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Patch Adams and free speech

Patch Adams and free speech

I felt a mixture of admiration and sadness to read about the generous work of Patch

Adams as a clown and his strong attack on the US president and politics ("Patch

Adams: honk if you hate Bush," Phnom Penh Post, Oct 21).

I greatly respect Adams' commitment to helping sick people around the world to have

a moment of joy by using his humor as a talented doctor and comedian.

However, I was quite disappointed at his criticism of capitalism (which is an aspect

of liberal democracy) and his praise for communism.

Of course, there might be something bad about President George W Bush and his policies,

but I think that the US democracy as well as other genuine democracies in general

are the only best model of governments we should all champion.

In a real democracy, people can enjoy all sorts of civil and, especially, political

rights which differentiate men from animals. (A philosopher defines human being as

"a political animal," because a human has the ability to think. So, if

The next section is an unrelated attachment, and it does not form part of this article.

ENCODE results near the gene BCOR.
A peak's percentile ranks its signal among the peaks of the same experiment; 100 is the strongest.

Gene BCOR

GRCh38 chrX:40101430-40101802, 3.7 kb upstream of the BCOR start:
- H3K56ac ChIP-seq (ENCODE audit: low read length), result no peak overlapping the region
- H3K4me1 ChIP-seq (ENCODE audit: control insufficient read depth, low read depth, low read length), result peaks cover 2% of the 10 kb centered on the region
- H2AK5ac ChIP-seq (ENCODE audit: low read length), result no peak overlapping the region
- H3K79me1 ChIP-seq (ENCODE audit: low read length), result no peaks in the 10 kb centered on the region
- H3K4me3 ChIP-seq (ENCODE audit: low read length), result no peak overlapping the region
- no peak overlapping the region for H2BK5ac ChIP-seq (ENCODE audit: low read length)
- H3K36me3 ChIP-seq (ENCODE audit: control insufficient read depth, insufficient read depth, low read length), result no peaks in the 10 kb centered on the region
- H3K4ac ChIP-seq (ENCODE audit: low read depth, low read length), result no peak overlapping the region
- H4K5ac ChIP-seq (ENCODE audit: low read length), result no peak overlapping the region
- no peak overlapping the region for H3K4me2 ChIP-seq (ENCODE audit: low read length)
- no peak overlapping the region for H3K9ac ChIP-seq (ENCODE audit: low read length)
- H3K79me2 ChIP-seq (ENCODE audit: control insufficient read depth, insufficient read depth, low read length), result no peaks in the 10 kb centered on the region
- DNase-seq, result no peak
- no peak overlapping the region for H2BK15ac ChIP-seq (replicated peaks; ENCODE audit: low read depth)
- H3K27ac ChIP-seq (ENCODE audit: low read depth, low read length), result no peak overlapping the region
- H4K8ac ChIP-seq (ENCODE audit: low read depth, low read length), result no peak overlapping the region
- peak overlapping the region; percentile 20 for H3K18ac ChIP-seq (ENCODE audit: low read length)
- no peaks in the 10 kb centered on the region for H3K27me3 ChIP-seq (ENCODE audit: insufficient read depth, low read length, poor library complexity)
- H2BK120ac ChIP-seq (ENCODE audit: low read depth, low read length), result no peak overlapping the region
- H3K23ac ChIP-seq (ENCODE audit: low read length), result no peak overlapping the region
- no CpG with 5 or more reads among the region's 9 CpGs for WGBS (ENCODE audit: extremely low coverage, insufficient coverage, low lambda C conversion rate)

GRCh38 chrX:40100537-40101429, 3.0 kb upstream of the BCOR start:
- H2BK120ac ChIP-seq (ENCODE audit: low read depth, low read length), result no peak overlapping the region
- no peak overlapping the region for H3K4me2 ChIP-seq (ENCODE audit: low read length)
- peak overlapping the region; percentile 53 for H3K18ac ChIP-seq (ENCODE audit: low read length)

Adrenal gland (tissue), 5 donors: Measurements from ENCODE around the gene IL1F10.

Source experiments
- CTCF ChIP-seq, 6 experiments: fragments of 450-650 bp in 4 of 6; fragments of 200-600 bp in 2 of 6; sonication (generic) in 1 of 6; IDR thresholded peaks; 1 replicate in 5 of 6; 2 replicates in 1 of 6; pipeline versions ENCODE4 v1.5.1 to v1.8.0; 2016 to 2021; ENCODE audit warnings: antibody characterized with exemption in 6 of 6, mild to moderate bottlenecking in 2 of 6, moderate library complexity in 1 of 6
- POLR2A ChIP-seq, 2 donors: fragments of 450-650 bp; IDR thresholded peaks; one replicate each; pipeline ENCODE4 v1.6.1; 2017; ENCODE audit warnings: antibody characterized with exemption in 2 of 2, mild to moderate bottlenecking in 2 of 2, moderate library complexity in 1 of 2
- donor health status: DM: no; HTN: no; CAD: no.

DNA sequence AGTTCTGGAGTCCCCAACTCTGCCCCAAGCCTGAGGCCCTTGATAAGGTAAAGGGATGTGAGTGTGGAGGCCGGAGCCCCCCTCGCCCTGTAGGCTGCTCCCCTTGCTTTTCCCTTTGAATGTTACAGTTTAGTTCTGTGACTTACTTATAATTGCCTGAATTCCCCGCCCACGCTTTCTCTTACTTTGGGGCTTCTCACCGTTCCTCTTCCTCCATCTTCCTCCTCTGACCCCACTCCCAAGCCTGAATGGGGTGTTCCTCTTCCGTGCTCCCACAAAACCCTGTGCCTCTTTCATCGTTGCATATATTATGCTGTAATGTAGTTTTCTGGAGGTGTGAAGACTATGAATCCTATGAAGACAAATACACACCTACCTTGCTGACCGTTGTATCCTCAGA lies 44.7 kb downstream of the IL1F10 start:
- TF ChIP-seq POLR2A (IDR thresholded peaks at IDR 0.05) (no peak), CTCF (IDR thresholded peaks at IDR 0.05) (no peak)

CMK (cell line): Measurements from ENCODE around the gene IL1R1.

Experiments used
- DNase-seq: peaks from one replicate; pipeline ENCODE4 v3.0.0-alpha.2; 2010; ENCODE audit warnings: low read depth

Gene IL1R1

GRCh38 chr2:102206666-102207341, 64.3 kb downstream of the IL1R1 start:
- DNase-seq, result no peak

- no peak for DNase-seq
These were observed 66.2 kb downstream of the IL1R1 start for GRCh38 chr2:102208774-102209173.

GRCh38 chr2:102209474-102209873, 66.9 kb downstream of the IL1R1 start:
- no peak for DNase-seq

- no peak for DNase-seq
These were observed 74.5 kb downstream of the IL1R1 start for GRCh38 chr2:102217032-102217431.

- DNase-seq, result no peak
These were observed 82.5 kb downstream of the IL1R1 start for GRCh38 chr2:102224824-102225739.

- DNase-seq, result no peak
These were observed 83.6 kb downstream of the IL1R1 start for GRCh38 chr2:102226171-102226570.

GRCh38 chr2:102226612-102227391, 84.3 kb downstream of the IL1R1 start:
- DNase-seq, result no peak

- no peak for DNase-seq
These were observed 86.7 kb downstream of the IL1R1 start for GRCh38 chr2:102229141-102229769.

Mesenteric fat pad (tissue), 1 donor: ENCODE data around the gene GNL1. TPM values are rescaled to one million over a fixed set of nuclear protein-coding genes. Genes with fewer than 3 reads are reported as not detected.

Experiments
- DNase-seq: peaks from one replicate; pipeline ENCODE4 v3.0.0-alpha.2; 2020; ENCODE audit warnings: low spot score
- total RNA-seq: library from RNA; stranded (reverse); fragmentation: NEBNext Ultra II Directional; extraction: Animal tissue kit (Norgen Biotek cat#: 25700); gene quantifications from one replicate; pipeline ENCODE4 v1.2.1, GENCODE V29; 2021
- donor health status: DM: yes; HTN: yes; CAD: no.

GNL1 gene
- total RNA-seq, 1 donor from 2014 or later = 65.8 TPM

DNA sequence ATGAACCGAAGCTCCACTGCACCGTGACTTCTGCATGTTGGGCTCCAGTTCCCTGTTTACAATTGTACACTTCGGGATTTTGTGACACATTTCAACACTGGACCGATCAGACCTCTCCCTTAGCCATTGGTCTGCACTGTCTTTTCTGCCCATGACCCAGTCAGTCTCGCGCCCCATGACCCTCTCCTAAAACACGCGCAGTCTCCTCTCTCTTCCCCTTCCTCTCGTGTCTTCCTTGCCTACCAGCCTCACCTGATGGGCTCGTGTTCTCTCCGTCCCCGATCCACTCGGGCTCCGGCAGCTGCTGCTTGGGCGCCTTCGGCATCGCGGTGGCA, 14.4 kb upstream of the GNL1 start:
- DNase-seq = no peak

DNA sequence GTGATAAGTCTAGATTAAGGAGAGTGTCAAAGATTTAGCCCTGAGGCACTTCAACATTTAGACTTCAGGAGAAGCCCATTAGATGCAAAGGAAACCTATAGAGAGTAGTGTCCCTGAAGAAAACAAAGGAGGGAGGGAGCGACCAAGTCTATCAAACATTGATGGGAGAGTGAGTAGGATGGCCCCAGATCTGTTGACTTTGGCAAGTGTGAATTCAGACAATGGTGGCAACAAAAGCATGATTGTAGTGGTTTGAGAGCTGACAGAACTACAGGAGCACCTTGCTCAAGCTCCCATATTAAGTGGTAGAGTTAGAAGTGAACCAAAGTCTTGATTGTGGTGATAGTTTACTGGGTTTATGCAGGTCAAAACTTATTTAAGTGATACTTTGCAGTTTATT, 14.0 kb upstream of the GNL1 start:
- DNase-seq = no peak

we have no political rights and freedom to think and express our opinions, we are

not truly better than other animals.)

Actually, Patch Adams was lucky to be born a US citizen, which has enabled him to

enjoy all kinds of rights and freedoms. He could even get away with his verbal attack

on the US president. Had he lived in a communist or authoritarian society or even

in some "absurd" democracies, he would surely be jailed or punished for

"defaming" the president or the prime minister.

It was useful, though, that he made his fierce remarks about President Bush and his

administration's policies. It could serve as an example to other leaders of "democratic"

countries around the world that this is what free speech and free press in a free

democracy are all about. And that you wouldn't be imprisoned or murdered just by

expressing your opinions - including harsh criticism of the government.

Moeun Chhean Nariddh, Independent Media Trainer Phnom Penh

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